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Convergent and Divergent Nozzle

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            A convergent-divergent nozzle, also called De Laval nozzle, CD nozzle or con di nozzle, is a tube that is somewhat pinched in the middle so as to accelerate the flow of gas, which is passing through it. Since the gas flows symmetrically along the nozzle’s axis starting from the inlet to the exhaust, a constriction in the middle will produce a change in pressure and as well as in the velocity in order to satisfy the law of conservation of Energy.

As the gas, which emanated from the combustion chamber, enters the nozzle at subsonic velocities (velocity below the speed of sound) with high pressure. As it reaches the nozzle throat it will be contracted down until it reaches sonic velocities. At this point the pressure will be reduced and as the gas leaves the nozzle throat, it will continue to expand and will reach supersonic velocity (velocities above the speed of sound) since the cross sectional area of the nozzle increases.

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Important considerations in the analysis of gas flow in the CD nozzle includes that the gas is assumed to be ideal, the gas is at constant entropy, there is little amount of heat gained or lost or none at all, the gas flow is constant, the behaviour of the gas flow is compressible, and the mass flow in the nozzle should be sufficient to produce supersonic flow.

            The CD nozzle is commonly located at the end of the combustion chamber and it controls the gas expansion at the exhaust to efficiently convert the energy at the combustion into thrust. By reaching sonic velocities at the nozzle throat, thrust is being produced and carried throughout the rest of the expansion cone. The two major configurations in the CD nozzle are submerged and external. In the submerged type the nozzle entry, the throat, and the exhaust parts are inside the combustion chamber. In the external type, all parts of the CD nozzle are entirely separated from the combustion chamber (see figure 1).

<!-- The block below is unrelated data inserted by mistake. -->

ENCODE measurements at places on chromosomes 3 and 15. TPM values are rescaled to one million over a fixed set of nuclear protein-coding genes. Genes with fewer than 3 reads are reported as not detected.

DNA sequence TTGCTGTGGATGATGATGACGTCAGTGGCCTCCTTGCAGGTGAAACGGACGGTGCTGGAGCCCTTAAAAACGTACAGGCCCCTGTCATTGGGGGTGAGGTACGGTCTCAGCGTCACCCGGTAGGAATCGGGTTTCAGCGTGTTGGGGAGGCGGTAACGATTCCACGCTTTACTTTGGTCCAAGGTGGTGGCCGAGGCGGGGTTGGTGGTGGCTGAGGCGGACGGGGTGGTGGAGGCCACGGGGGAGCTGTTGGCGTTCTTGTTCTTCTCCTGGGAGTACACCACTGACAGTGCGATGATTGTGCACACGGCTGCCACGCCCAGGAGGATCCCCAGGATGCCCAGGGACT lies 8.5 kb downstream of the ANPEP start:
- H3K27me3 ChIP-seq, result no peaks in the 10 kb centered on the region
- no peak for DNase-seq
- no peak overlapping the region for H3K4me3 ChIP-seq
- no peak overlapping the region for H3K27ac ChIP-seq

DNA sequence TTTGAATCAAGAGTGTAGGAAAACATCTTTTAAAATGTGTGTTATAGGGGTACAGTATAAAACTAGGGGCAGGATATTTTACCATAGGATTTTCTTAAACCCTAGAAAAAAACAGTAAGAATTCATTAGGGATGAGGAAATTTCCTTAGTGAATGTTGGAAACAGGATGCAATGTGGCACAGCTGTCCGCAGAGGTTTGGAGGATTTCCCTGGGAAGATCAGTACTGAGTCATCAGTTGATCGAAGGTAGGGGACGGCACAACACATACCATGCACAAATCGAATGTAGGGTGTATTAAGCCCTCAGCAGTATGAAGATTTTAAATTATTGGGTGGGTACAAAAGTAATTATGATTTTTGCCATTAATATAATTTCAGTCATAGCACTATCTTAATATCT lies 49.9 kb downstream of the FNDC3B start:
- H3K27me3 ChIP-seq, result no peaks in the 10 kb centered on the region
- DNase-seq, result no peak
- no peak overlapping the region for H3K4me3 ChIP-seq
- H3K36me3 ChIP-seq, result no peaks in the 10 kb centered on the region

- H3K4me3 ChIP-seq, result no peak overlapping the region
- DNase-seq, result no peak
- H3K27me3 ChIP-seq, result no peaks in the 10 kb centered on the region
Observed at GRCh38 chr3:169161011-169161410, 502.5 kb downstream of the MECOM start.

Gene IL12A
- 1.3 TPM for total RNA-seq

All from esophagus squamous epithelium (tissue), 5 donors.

The CD nozzle consists of three major sections: the convergent section where the subsonic gas flow will be accelerated thus reducing the pressure and increasing its kinetic energy; the throat where it supports the transonic flow; and the divergent section that furthers accelerate the supersonic flow and eventually matching the exit pressure to the outside pressure. If the two pressures do not matched, under a lower outside pressure the CD nozzle will create expansion waves and under a higher outside pressure the CD nozzle will create oblique shock wave.

            A carburettor is a mechanical device that combines or blends fuel and air for an internal combustion engine. The working principle of a carburettor is based on Bernoulli’s theorem that the pressure will be lower if the air moves faster. This principle is similar to CD nozzle wherein a constriction also exists. The carburettor mechanism is actuated by the throttle linkages which controls the flow of air intake to the engine. The speed of which, therefore the pressure, determines the fuel being drawn into the air stream. A venturi type carburettor can either be fixed or variable. In a fixed venturi carburettor fuel flow is being altered by varying air velocity. In the variable venturi carburettor the slide, wherein it simultaneously alters the flow of air, varies the fuel jet opening. A carburettor consists of a “throat” or an open pipe or barrel wherein the air flows through the air inlet of an engine. A venturi form of a pipe is used, a narrowing of the cross sectional area at the middle or a constriction just like in a CD nozzle, to increase the velocity of air coming through it. A throttle valve exists below the venturi to control the airflow, either to restrict or block the air intake. This enables the control of air/fuel mixture inside the system thus regulating the power and speed of the engine. The control of the throttle comes from a mechanical linkage of joints and rods to the accelerator, usually a pedal or an equivalent control of a vehicle or equipment. The fuel is introduced in the system in response to a specific pressure drop in the venturi by means of orifices.